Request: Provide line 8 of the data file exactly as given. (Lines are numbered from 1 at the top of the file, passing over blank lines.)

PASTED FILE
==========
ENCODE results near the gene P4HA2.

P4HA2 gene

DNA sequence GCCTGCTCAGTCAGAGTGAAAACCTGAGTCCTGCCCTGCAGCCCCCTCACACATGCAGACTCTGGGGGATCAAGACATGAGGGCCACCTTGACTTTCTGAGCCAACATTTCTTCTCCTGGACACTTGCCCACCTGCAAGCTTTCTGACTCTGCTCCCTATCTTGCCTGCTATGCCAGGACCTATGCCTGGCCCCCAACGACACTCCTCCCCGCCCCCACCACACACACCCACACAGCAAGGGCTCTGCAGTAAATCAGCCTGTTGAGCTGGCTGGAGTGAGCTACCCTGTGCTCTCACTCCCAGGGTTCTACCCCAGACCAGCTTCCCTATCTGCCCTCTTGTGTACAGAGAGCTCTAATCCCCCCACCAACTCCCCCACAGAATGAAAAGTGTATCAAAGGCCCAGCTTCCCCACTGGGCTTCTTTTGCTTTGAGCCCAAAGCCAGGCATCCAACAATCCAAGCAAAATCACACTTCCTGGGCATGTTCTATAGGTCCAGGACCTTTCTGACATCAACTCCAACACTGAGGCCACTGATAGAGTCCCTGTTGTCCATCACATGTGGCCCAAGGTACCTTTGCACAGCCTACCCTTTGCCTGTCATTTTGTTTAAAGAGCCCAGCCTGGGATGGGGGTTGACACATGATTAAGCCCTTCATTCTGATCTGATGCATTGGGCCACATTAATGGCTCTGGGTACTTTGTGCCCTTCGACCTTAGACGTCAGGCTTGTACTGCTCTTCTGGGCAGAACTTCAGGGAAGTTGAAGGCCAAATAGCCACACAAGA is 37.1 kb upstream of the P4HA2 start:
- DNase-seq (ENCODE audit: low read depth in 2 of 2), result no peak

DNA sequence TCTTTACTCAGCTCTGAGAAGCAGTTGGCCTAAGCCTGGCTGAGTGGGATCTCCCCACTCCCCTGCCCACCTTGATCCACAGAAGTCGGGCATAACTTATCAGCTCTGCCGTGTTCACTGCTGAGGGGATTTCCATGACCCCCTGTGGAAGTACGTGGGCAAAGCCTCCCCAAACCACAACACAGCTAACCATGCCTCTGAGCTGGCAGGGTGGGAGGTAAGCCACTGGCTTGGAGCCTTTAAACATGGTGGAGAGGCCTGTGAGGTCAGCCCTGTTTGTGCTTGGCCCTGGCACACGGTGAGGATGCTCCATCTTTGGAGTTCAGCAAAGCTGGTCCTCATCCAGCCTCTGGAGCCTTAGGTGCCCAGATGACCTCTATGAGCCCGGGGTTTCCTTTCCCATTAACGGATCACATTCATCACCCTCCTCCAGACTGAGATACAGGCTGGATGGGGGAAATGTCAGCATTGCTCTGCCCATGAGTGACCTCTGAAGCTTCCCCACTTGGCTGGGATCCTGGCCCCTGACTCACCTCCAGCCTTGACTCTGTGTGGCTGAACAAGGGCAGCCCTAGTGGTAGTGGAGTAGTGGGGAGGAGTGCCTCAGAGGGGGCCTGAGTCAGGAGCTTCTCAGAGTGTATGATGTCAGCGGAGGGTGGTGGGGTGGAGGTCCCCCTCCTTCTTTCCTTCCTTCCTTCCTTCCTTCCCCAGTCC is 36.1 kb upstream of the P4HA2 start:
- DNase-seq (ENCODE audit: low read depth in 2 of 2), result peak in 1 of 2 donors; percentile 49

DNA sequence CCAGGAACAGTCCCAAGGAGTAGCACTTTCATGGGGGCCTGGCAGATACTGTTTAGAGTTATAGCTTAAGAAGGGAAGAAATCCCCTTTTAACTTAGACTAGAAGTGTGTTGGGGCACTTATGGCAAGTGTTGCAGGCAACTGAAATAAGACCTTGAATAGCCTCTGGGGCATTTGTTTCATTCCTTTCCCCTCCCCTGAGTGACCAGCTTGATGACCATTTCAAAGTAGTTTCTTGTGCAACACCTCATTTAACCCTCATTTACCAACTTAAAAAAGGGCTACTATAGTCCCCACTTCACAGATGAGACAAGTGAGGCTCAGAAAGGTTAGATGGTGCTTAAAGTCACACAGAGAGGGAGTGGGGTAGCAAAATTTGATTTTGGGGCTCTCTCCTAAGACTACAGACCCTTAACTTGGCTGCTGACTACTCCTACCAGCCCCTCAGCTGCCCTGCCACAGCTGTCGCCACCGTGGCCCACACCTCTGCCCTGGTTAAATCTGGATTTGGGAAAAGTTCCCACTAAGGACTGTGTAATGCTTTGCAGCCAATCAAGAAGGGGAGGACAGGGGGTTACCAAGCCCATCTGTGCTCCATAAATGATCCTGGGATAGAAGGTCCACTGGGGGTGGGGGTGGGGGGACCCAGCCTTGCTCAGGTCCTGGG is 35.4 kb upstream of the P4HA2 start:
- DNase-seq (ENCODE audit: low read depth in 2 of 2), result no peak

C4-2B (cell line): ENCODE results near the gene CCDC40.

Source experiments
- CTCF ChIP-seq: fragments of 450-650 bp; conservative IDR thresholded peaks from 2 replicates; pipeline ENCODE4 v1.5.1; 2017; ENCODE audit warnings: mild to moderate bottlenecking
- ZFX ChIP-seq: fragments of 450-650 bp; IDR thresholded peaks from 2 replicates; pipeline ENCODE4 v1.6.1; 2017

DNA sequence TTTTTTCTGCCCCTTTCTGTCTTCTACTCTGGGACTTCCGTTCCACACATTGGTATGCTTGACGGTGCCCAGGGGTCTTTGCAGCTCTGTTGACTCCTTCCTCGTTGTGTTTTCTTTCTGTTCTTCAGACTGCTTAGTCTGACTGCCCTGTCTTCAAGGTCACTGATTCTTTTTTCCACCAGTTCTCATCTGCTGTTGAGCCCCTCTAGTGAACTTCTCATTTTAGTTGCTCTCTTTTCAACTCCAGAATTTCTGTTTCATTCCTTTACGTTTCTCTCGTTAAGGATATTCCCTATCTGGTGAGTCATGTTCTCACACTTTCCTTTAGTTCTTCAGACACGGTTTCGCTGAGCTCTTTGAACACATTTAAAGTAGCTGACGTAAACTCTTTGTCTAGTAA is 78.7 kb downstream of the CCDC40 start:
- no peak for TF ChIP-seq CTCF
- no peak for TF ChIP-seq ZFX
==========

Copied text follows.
- DNase-seq (ENCODE audit: low read depth in 2 of 2), result no peak